We used a planter that was made from an old tire and painted purple with spare house paint-- I cleaned the paint roller we used to paint our back door by rolling it on the finished tire planter- fabulous and easy results from paint that would have been discarded otherwise. Making the planter, which we did about 5 years ago,  is another story--It required cutting the top rim off a tier and then flipping the tier inside out, which will be a quick process for you if you routinely wrestle alligators. We already had snap dragons and a mini pine tree growing in the planter. Alexandria found some shells from vacations past  and stones from our drive way to make the path and yard ornaments. The house is made from a small disposable purple plastic flower pot and a large shell. We used a sharpie pen to draw on the windows and flourishes on the house and I cut a door in it with garden sheers. This residence is already occupied and it was on the market for less than 2 hours!

With results like these it was clear that Knoxville was due for a fairly housing boom. So we decided to go into mass production-- we scheduled a Fairy Garden Party to occur on the anniversary  of Alex's birth and have invited several little builders ages (0.5 to 7).

These fairy houses are modular homes made out of little unfinished bird houses which my husband spent several weekends sawing doors in with a tiny hand saw.  We will provide paint, stickers, shells, glue and ribbons for the little builders to finish them with. Then each little builder can install the fairy house at his/home garden.



Sudden Valley

Alex and I built a model home to help advertise the Development. We painted it red and white like a Mario mushroom. We bought succulents from the famers market and put it all together in a little rock pot with some fancy stones and wine bottle corks. I used a smashed-up pine cone and rocks at the bottom of my pot to cover the drainage hole without clogging it. We also found some doll house fences to make the small lot size less noticeable. (There will be a community pool rather than each house having its own!)


Here it is all assembled. It is going to be the center-peace (yes "peace") for the Birthday table and then it will be moved to its permanent residence next to one of our roses.


The Seawind Unit.

The little builders were very enthusiastic and creative. One very blond builder did end up with a perfectly punk rock streak of blue tempera in the front of his hair. So all went as well as it could have!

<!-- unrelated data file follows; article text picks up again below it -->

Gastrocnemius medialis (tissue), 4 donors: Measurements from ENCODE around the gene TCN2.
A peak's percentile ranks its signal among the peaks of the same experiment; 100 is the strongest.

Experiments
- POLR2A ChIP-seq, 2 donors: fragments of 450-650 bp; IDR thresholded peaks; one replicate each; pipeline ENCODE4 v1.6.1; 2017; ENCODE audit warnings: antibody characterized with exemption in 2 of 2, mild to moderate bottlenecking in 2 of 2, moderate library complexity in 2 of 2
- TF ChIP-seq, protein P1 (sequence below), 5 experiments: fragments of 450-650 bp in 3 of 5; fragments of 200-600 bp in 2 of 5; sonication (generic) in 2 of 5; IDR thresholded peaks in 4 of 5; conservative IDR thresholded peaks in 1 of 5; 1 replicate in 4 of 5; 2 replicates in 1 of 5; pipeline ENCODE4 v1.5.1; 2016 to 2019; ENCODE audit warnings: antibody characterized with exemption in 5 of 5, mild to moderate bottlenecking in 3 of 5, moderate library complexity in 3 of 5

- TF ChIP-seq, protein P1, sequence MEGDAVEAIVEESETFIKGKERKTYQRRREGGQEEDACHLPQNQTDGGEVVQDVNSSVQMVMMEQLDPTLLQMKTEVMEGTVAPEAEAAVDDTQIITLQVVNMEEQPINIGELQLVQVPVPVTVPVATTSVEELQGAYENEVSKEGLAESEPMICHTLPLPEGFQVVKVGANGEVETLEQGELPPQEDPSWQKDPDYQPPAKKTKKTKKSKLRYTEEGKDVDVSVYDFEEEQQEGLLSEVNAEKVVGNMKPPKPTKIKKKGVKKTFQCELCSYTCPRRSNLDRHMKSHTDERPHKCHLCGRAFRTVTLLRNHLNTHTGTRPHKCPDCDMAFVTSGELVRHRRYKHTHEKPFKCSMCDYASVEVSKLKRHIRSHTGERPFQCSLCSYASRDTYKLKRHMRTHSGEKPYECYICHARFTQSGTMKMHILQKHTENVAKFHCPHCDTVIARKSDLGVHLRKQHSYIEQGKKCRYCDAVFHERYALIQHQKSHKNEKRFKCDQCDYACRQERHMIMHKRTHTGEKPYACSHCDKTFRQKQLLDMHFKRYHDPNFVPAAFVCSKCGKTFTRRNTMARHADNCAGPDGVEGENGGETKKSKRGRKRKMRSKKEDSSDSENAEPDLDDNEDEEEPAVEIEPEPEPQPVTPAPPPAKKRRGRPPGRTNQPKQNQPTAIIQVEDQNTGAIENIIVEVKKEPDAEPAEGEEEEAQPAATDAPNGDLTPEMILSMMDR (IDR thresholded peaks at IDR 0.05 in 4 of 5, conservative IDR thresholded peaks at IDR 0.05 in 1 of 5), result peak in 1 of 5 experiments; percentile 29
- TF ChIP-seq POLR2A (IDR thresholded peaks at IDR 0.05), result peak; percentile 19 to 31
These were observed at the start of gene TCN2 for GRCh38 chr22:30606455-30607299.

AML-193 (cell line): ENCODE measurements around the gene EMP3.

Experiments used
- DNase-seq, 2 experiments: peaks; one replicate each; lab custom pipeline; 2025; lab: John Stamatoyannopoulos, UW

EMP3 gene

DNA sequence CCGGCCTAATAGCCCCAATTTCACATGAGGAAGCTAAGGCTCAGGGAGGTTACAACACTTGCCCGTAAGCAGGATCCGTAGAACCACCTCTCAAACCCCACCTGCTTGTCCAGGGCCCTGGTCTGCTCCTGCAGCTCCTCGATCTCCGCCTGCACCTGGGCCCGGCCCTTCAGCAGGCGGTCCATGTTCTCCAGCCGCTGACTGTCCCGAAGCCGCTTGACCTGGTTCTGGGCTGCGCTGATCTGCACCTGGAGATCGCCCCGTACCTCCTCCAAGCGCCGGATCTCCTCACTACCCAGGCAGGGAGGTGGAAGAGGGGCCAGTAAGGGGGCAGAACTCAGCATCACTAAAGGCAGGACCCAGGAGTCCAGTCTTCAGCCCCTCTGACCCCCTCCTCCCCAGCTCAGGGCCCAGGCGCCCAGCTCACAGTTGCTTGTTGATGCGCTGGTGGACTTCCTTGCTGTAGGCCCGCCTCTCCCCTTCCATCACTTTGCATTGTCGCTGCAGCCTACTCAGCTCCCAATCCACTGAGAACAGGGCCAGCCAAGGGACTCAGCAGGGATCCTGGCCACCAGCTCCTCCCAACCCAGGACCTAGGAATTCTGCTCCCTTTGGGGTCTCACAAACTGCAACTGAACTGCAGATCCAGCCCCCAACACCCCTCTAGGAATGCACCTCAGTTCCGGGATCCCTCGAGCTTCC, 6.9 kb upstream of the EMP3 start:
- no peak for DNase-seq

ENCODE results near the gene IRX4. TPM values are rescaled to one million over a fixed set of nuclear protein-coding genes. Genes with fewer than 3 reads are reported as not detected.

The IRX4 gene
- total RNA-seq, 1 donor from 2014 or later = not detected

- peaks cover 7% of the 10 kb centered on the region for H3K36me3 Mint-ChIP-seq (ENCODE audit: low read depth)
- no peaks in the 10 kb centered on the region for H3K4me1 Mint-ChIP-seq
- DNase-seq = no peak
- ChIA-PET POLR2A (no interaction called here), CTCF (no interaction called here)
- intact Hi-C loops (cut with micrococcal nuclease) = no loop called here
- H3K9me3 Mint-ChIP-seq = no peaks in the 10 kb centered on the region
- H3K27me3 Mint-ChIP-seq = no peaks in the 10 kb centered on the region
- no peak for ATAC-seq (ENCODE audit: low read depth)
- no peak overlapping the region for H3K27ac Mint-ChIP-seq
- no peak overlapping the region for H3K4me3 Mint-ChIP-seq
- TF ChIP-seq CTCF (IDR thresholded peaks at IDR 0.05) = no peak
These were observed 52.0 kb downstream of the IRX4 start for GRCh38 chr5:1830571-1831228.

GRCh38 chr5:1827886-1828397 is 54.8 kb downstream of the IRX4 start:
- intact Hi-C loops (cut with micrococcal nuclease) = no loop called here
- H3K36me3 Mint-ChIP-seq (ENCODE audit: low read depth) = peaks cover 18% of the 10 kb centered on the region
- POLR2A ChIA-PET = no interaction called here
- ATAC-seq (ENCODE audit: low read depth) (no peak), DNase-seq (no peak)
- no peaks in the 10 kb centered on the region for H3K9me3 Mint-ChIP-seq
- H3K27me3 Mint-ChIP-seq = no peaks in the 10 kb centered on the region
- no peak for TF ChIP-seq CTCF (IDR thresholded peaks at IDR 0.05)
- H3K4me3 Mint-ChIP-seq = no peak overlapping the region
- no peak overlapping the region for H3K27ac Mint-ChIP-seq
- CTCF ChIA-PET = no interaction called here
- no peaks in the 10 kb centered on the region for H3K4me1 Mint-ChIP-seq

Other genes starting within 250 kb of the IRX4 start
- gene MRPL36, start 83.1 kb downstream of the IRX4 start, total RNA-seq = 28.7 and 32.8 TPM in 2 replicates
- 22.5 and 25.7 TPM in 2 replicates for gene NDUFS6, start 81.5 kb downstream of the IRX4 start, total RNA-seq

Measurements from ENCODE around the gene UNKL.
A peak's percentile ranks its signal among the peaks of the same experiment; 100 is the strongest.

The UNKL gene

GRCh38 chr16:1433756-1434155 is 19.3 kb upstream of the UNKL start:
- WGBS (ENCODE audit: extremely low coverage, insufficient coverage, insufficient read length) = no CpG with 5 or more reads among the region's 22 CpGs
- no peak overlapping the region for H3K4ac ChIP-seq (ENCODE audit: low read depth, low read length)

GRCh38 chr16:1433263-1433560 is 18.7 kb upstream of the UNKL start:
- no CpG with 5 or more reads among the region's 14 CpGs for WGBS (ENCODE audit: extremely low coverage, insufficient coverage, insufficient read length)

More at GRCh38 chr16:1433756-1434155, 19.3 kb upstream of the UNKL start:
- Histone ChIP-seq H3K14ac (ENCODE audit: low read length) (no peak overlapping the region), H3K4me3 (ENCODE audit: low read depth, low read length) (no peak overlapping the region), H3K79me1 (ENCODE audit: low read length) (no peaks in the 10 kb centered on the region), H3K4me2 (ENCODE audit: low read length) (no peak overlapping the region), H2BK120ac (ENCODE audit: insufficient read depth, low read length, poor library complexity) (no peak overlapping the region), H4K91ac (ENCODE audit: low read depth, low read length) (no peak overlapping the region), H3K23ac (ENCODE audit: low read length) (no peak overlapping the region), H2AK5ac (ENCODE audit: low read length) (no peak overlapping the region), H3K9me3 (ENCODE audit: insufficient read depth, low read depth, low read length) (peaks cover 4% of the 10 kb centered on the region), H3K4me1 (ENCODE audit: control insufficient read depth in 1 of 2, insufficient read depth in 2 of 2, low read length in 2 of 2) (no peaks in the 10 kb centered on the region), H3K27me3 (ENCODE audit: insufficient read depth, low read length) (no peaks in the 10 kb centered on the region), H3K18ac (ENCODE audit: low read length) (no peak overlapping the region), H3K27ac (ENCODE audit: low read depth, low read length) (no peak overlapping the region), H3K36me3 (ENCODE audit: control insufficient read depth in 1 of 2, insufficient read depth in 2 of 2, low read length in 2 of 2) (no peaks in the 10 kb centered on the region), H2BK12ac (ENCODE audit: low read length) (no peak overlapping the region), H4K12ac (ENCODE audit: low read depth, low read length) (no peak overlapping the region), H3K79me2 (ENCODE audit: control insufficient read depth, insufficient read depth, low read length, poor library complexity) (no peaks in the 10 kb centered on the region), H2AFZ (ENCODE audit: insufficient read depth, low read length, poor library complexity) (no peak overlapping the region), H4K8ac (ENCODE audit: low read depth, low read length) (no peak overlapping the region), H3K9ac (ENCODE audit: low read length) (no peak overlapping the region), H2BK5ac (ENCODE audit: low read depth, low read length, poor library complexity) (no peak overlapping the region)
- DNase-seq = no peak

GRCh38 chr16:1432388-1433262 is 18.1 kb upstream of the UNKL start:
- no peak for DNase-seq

Surely no fairy house is complete without a blue glow in the dark Spider.

You can follow the chaos that is ~10 toddlers painting fairy houses on my blog at
http://alexandriasgarden.blogspot.com/2013/06/fairy-gardens.html.
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10  How to grow a Sunflower House in Exterior Decorating / Yard Art / Gardening: Completed Projects by Sunbala on: May 25, 2013 01:34:50 PM
Materials
Sunny section of yard 4X4 feet
Shovel
20 Sunflower seeds (Giant variety)
20 Heavenly Blue morning glory seeds (or other color)
Patience from whomever mows your yard
Garden twine



In a sunny part of your yard, use a shovel to scrape the outline of a 4X4 square, leaving a 2 foot opening of unscraped earth in the center of one side of the square--this will be the door. The channel should be about 6 inches wide. Evenly plant Sunflower seeds and morning glory seeds around the square. When the sunflowers are large enough (about 50-80 days) and/or the morning glories have grow up to the top of the sunflowers, use garden twine to string a few zigzags across the square at the top of the sun flowers. This will give the morning glories something to grow across to form the roof. This is a great project for your kids to help you with! My toddler was eager to push the seeds in the ground and water them. She was excited when they sprouted and we can't wait for her to move in.  Wink


After two months of growth the Sunflowers are taller than my 3 year old. I have to loosen the morning glories that grow out on the sunflower's leaves to keep the leaves from being stunted.

WORD OF WARNING: If you have a wonderful caring spouse who tends your garden when you are too busy, warn him that the morning glories are NOT weeds which need to be removed from the sunflowers. Bless his heart!

You can follow the updated pictures as the house grows on our blog:
http://alexandriasgarden.blogspot.com/2013/05/how-to-build-sunflower-house.html